Republican presidential candidate and self-described "badass woman" Nikki Haley rejected rumors that she is gunning for the vice presidency, saying she doesn't play for second place.
"I think everybody that says, ‘She’s doing this to be vice president,’ needs to understand I don’t run for second,” Haley told Politico.
Haley's confidence belies her poll numbers, which have consistently rated in the single digits.
Haley will have an opportunity to make a fresh impression on primary voters next Wednesday at the first debate, but she has a lot of ground to cover.
She's not the only one: President Trump is dominating the field with a comfortable double-digit lead - overshadowing his closest rival Ron DeSantis, who has been slipping since a highly anticipated campaign launch.
A new poll from Morning Consult found Haley tied in fifth place with Tim Scott and Chris Christie at 3 percent - with Trump way ahead of the pack at 57 percent, and DeSantis at 16 percent.
Politically, Haley has stuck to a traditional Republican brand similar to that of Mike Pence - breaking with Trump's calls to pull back from Ukraine in its war with Russia.
Currently, the candidate who's getting all the buzz isn't Haley or DeSantis - but Vivek Ramaswamy, whose charisma and vocal defense of Trump have distinguished him from the pack.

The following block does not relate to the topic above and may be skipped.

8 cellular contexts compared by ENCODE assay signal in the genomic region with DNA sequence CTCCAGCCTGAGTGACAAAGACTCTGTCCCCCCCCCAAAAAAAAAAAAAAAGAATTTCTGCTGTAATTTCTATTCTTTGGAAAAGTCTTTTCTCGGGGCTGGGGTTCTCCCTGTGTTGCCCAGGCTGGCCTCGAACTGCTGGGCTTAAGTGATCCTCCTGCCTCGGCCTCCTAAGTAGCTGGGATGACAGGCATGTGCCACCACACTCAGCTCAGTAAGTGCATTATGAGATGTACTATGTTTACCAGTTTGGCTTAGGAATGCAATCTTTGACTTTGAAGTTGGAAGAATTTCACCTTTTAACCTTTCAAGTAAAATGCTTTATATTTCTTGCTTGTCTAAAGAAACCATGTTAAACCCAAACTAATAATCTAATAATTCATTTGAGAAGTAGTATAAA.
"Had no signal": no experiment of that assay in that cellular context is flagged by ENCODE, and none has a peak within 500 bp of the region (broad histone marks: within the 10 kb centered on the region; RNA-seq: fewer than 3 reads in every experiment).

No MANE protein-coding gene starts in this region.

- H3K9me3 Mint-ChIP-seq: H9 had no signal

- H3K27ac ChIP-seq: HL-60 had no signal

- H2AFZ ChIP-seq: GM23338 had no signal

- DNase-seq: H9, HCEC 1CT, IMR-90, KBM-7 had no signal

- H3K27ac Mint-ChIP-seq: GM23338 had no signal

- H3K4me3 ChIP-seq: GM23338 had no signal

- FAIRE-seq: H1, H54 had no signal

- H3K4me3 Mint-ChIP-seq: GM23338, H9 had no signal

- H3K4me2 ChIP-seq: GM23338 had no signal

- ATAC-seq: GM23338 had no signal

Haley said she's used to being dismissed, but she insists that she's the only one who can do the job.
"That’s something that I hear all the time, and I’ll tell you that, look, we have a country to save, and I don’t trust anybody else to do it,” she said.
While Haley has emphasized her sex on the campaign trail, she says she's not interested in playing identity politics.
“I think that when I become the first female president, it won’t be because I’m a woman. It’ll be because … I’m the right person for the job.”
Given the likelihood that Trump will be the nominee, it appears unlikely Haley would be offered the role of VP anyway.
Her relationship with her former boss has soured since the end of the Trump presidency, and she has equivocated on whether Trump should be pardoned as he faces numerous criminal indictments - indictments that the vast majority of Republicans consider illegitimate.